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VOLUME 01 / ISSUE 07 / FEBRUARY 18

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BARRY HEARN SKY SPORTS’ NATALIE SAWYER AMR ZAKI MAXIMO PARK ALEN HALILOVIC´ & THERE’S MORE AT HALFTIMEWHISTLE.CO.UK

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an£s office m ir a h c e th f o s) e( nging fac We explore the cha

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N E D S ’ DRAGON


CONTENTS

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Editor Danny Stone editor@halftimewhistle.co.uk TEL:0207 3055844 Sub Editor Laurence Kilpatrick Marketing Manager Hassan Allan marketing@halftimewhistle.co.uk TEL: 0207 3055845 Art Editor Dave Partridge art@halftimewhistle.co.uk Cover illustration Kevin February Features Writer Josh Modaberi Wordsmith Danny Stone

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THE CHANGING FACE(S) OF FOOTBALL OWNERSHIP Danny Stone delves into football’s Dragon’s Den

11 STICKERBOOK Following the transfer window we look at the most expensive signings for each position!

13 BARRY HEARN Our favourite chairmen aboard the Orient express Images ©ACTIONIMAGES unless indicated otherwise

17 NATALIE SAWYER The lady in yellow on Deadline Day and her buzzing bees!

17 halftimewhistle @htw_mag #freefootballmag

20 MAXÏMO PARK We talk to lead singer Paul Smith about all things Middlesbrough!

22 COCKNEY BOOKMAKER Fackin’ ell! Your guide to this month’s fixtures

22 YOUNG GUN We have a closer look at Croatian wonderkid Alen Hilalovic’

22 WHERE ARE THEY NOW? Where did Amr Zakhi end up after Wigan Athletic & Hull City

SPONSORS THE HTW PUB SECTION

28 PUB GUIDE Can’t get to the game? Watch it in a pub instead with HTW and Greene King pubs

29 MIND GAMES The HTW pub quiz, in association with FootballTeasers and Greene King pubs

© Halftime Whistle magazine 2013/14. No part of this magazine may be reproduced, stored in a retrieval system or reproduced without prior consent of the publisher. The publishers recognise all copyrights contained in this issue. Where possible we acknowledge the copyright holder.

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EDITOR'S TOP 3 THE BEST OF HTW ONLINE NOTE 1. FACT: If you want to live to 100.

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THE CHANGING FACE (S) OF

FOOTBALL OWNERSHIP Danny Stone delves into the football’s Dragon’s Den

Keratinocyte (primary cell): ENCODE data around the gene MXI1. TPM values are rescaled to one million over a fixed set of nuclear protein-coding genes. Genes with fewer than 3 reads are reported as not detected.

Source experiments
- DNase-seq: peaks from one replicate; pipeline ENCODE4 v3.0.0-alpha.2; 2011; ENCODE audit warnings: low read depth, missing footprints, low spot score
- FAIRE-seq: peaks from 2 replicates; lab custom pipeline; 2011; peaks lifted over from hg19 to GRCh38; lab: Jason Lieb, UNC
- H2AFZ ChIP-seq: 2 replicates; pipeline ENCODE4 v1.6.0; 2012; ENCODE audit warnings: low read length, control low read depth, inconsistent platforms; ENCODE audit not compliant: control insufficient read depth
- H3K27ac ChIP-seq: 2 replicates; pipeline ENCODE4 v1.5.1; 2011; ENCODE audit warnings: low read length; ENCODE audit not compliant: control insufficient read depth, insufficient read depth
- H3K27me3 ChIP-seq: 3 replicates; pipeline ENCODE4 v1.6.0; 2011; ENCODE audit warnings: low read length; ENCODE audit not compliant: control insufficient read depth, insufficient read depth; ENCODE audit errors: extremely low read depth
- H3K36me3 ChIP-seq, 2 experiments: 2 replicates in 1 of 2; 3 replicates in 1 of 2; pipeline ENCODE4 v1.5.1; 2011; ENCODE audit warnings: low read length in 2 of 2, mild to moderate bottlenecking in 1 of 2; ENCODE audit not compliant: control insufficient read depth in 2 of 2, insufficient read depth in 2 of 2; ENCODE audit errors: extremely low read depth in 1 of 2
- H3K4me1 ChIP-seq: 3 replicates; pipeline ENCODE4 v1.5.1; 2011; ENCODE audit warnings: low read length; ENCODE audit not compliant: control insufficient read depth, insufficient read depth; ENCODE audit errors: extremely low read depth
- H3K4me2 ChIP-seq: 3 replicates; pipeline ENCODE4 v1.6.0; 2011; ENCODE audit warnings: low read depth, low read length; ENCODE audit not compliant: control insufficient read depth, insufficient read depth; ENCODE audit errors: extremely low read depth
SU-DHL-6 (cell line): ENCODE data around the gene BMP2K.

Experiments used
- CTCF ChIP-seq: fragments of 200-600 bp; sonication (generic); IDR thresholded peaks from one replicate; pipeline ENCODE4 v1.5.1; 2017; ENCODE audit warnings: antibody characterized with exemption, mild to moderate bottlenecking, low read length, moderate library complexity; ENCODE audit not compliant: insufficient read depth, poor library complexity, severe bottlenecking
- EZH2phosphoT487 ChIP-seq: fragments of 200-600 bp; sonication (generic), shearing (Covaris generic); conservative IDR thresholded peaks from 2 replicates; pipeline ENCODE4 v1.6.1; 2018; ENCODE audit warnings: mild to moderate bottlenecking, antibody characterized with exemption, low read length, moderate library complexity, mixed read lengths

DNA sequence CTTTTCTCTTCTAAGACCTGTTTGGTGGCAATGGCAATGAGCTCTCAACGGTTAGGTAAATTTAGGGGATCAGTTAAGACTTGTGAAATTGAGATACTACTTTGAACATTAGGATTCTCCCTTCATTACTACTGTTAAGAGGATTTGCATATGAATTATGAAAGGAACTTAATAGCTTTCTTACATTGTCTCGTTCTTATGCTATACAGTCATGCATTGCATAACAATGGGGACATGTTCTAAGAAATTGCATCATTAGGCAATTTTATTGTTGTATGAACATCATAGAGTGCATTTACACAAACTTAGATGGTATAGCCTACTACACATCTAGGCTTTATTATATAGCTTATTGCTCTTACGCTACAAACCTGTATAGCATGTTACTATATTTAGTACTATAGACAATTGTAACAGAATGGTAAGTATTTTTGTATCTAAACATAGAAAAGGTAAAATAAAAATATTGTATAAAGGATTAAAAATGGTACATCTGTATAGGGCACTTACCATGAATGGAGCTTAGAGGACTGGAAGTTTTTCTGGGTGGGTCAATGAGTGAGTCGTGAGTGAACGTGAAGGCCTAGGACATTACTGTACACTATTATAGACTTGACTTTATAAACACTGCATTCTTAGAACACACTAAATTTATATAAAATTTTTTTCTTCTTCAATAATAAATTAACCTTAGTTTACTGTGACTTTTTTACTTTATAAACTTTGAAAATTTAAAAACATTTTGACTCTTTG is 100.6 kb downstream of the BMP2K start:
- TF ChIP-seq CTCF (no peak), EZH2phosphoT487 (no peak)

he Premier League has changed a lot in two decades. At the time of its inception it may have seemed nothing more than a mere administrative adjustment – a simple name change from the old Division One to what was then known as the Premiership. However, with retrospect,

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the football public have now come to treat 1992 as a key juncture in the history of football both in this country and beyond – the unofficial beginning of this ultra-modern era for the sport. The rebranding of England’s top-flight, of course, coincided with Sky Sports’ ambitious

plans to increase the amount of live televised matches, changing our viewing patterns forever and with it enhancing the league’s position as the richest in the world. Changes on the playing side soon followed with clubs able to flex their financial muscle; new stadia and infrastructure would house

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the drastically increased influx of foreign players and managers that has continued to this day. It must’ve seemed crazy in the 1980s to think that fans would so soon be listing amongst their all-time cult heroes those unfamiliar names of Cantona, Zola, Henry and Djimi Traore. In more recent times another branch of the Premier League tree has extended itself into our daily consciousness. Today, back-page column inches are almost as synonymous with the names of club owners, chairmen, CEOs and directors of football as they are with star signings. And who’s surprised with the way they go about their business? Whether it’s sacking the manager before even officially being his boss, changing a club’s name, colours or even location, football ownership has in itself become a different ballgame altogether. Halftime Whistle delves into this weird and wonderful world to see if things have gone that bit too far, or if we need to stand back and let the owners run what are officially their clubs. After all, they are supposedly fit and proper...

ROMAN’S EMPIRE

I suppose it all sort of started in 2003 when, late into the night of July 1st, Chelsea FC was sold by Ken Bates to a little known Russian billionaire oil tycoon by the name of Roman Abramovich. What followed was truly remarkable. In his first season, Roman splashed out over £150 million in transfer fees alone. In total, having bought the club for £140m, the club has lost in the region of £500,000,000 since his arrival. Chelsea are now firmly established as one global football’s elite but, for a businessman, that seems kind of ridiculous? Believe me if Halftime Whistle lost £500 million in the next ten years, no number of ‘Magazine of the Year’ titles could justify its continuation! I mean, as a rule, football clubs lose money. How much they can lose is under much scrutiny at the moment with this being the inaugural season of Financial Fair Play regulations but the debt hanging over even the world’s most ‘valuable’ football clubs is well-documented.

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top 5 richest owners

Sheikh Mansour (Man City) VALUE: £20bn – Oil Alisher Usmanov (Arsenal) VALUE: £12.4bn – Mining, lumber. Roman Abramovich (Chelsea) VALUE: £10.3bn – Oil Markus Liebherr’s Estate (Southampton) VALUE: £3bn – Inheritance from crane enterprise Joe Lewis (Tottenham Hotspur) VALUE: £1.9bn from Foreign exchange & investment